This power of God, the source and means of salvation for all humans, has established Jesus Christ as the kingly ruler over all powers—cosmic, demonic, human—that can threaten or in any way determine the lives of the elect who are gathered in the church.
God put this power to work in Christ when he raised him from the dead and seated him at [God’s] right hand in the heavenly places, far above all rule and authority and power and dominion, and above every name that is named not only in this age but also in the age to come. (Verses 20-21, NRSV.)
This whole passage is probably guided by early Christian use in their liturgies of Psalm 8, where the “son of man” (= Son of God) exercised such rule over the created realm.
…what is man that you are mindful of him,
the son of man that you care for him?
[Yet] You made him a little lower than the heavenly beings,
and crowned him with glory and honor.
You made him ruler over the works of your hands;
you put everything under his feet…
(Psalm 8:4-6, NIV; the NRSV translation loses the reference to the son of man.)
The closing words of our Ephesians reading pick up this Psalm’s theme: “And he has put all things under his feet and has made him the head over all things for the church” (verse 22).
This is the celebration of the Reign of Christ in the apostolic church.
The Gospel reading for this Sunday is the last of the eschatological parables given by Matthew in Jesus’ final discourse to the disciples.
Actually this is not technically a “parable.” It does not begin, “the kingdom of heaven will be like this” (25:1), or “For it is as if a man…” (25:14). Here Jesus tells the disciples what will take place in that transcendent time when all history has run its course and there will be a final settlement of God with “all the nations.”
The scene could be modeled on Ezekiel’s indictment of the wicked kings and their replacement by the Davidic king as the good shepherd (see the prophetic reading above). Here, however, it is the chosen king who carries out the judgment on the nations. “When the Son of Man comes in his glory, and all the angels with him, then he will sit on the throne of his glory” (verse 31, NRSV). And a little later, “Then the king will say to those at his right hand…” (verse 34).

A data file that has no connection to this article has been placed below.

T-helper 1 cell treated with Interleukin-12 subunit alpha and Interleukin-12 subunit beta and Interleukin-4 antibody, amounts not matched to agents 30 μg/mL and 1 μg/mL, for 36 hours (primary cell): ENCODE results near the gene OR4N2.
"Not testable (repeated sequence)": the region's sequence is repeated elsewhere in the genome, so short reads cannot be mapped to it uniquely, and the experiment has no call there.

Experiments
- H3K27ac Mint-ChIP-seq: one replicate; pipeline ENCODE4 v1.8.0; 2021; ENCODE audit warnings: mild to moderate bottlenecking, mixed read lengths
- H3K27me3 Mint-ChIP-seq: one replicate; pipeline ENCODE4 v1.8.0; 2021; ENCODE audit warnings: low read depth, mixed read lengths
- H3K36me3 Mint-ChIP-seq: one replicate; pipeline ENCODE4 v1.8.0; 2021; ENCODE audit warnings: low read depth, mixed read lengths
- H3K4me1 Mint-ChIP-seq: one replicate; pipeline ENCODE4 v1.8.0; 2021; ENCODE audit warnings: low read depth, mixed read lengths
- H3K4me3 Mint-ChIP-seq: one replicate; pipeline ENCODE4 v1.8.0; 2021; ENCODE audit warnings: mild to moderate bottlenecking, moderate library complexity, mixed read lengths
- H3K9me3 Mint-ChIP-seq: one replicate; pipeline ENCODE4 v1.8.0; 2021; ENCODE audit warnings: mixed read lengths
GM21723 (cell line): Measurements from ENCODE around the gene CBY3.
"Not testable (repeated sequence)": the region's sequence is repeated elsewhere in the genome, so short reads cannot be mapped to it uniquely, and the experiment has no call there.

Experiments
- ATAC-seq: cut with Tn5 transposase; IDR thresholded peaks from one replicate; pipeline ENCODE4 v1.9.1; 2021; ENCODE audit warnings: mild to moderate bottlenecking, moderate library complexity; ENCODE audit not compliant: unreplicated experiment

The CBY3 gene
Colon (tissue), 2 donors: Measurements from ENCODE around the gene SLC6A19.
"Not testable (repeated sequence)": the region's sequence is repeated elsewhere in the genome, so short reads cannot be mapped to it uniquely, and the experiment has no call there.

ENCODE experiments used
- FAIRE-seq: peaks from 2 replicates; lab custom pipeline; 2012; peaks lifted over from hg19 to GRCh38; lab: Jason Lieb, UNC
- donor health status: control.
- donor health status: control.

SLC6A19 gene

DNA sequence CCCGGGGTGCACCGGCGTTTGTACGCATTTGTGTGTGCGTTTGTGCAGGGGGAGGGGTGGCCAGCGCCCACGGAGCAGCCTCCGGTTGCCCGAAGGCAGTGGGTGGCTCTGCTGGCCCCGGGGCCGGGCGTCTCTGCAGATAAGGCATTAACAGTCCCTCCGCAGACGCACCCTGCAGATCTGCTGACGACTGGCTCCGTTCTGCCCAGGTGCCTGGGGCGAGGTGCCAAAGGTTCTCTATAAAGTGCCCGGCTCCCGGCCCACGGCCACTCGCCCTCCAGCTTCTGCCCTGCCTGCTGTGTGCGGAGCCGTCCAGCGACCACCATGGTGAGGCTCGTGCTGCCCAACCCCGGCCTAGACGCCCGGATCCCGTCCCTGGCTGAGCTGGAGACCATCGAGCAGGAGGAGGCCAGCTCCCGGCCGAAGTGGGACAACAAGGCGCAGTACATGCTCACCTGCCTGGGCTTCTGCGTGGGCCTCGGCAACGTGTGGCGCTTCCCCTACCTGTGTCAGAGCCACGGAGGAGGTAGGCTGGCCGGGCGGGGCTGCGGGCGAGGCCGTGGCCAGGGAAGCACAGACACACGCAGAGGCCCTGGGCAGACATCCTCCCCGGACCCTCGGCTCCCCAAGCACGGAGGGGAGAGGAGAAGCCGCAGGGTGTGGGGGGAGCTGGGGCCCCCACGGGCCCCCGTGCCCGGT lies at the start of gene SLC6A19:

All the nations are judged according to how they treated the needy ones, “the least of these.” (In the Greek text at verse 40 they are, literally, “to my brothers, the least ones,” which the NRSV gives as “the least of these who are members of my family.” At verse 45, they are simply “the least of these.”).
The interpretation of this vision turns decisively on the anonymity of “the least of these.” If the needy LOOKED LIKE they would be important in the last days, folks would care for them and run after them eagerly. If those who ministered to the anonymous needy did so because of some great reward in it, they would have disqualified themselves as true servants. It is precisely the improbability, the cast off and unimportant nature of these neglected ones of the nations that makes them so important to God and God’s royal representative. (The Ruling Lord is ruled by compassion!)
The least of these are precisely those ignored by the “important people” of the world!
This Biblical passage was a kind of charter text for Protestants for the Common Good (now carried on in Community Renewal Society’s Policy work). From its organization in 1996, PCG held its mission to be rousing awareness of and advocating for “the least of these.” We understood “the least of these” to be the neglected, invisible, poor and excluded ones hidden within our abundant society—those so often lost in the systems of this world. We understood the Biblical message to be that these are the special concern of God and God’s representative, Christ the King.